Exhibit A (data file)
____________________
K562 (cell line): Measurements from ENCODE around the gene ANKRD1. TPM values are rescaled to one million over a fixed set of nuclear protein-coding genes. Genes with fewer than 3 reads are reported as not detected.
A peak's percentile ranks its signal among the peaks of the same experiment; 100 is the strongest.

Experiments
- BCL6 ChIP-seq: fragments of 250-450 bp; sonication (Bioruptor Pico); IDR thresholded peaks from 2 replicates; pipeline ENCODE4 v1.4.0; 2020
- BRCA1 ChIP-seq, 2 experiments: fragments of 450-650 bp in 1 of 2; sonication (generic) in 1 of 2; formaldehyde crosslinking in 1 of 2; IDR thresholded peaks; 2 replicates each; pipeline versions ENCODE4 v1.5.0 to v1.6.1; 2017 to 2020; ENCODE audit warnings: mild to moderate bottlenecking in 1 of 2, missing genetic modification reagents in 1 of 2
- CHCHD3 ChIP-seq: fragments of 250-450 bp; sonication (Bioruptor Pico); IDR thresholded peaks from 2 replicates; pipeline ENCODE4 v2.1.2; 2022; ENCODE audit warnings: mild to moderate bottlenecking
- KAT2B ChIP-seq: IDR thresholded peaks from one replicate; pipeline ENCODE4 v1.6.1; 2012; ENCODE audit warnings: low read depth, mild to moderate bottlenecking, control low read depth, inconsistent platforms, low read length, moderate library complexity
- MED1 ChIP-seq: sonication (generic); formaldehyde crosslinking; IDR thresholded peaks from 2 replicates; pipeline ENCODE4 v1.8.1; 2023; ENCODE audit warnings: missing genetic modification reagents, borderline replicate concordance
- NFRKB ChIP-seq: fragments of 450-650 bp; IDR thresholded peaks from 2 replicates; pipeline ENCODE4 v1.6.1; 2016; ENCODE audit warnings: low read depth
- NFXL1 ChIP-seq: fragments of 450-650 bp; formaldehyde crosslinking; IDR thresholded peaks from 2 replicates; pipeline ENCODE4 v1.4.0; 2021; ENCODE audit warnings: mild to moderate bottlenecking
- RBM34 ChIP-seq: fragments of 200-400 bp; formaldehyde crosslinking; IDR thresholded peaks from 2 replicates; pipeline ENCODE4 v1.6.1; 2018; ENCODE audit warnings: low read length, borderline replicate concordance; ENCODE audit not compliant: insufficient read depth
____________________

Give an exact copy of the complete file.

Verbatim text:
K562 (cell line): Measurements from ENCODE around the gene ANKRD1. TPM values are rescaled to one million over a fixed set of nuclear protein-coding genes. Genes with fewer than 3 reads are reported as not detected.
A peak's percentile ranks its signal among the peaks of the same experiment; 100 is the strongest.

Experiments
- BCL6 ChIP-seq: fragments of 250-450 bp; sonication (Bioruptor Pico); IDR thresholded peaks from 2 replicates; pipeline ENCODE4 v1.4.0; 2020
- BRCA1 ChIP-seq, 2 experiments: fragments of 450-650 bp in 1 of 2; sonication (generic) in 1 of 2; formaldehyde crosslinking in 1 of 2; IDR thresholded peaks; 2 replicates each; pipeline versions ENCODE4 v1.5.0 to v1.6.1; 2017 to 2020; ENCODE audit warnings: mild to moderate bottlenecking in 1 of 2, missing genetic modification reagents in 1 of 2
- CHCHD3 ChIP-seq: fragments of 250-450 bp; sonication (Bioruptor Pico); IDR thresholded peaks from 2 replicates; pipeline ENCODE4 v2.1.2; 2022; ENCODE audit warnings: mild to moderate bottlenecking
- KAT2B ChIP-seq: IDR thresholded peaks from one replicate; pipeline ENCODE4 v1.6.1; 2012; ENCODE audit warnings: low read depth, mild to moderate bottlenecking, control low read depth, inconsistent platforms, low read length, moderate library complexity
- MED1 ChIP-seq: sonication (generic); formaldehyde crosslinking; IDR thresholded peaks from 2 replicates; pipeline ENCODE4 v1.8.1; 2023; ENCODE audit warnings: missing genetic modification reagents, borderline replicate concordance
- NFRKB ChIP-seq: fragments of 450-650 bp; IDR thresholded peaks from 2 replicates; pipeline ENCODE4 v1.6.1; 2016; ENCODE audit warnings: low read depth
- NFXL1 ChIP-seq: fragments of 450-650 bp; formaldehyde crosslinking; IDR thresholded peaks from 2 replicates; pipeline ENCODE4 v1.4.0; 2021; ENCODE audit warnings: mild to moderate bottlenecking
- RBM34 ChIP-seq: fragments of 200-400 bp; formaldehyde crosslinking; IDR thresholded peaks from 2 replicates; pipeline ENCODE4 v1.6.1; 2018; ENCODE audit warnings: low read length, borderline replicate concordance; ENCODE audit not compliant: insufficient read depth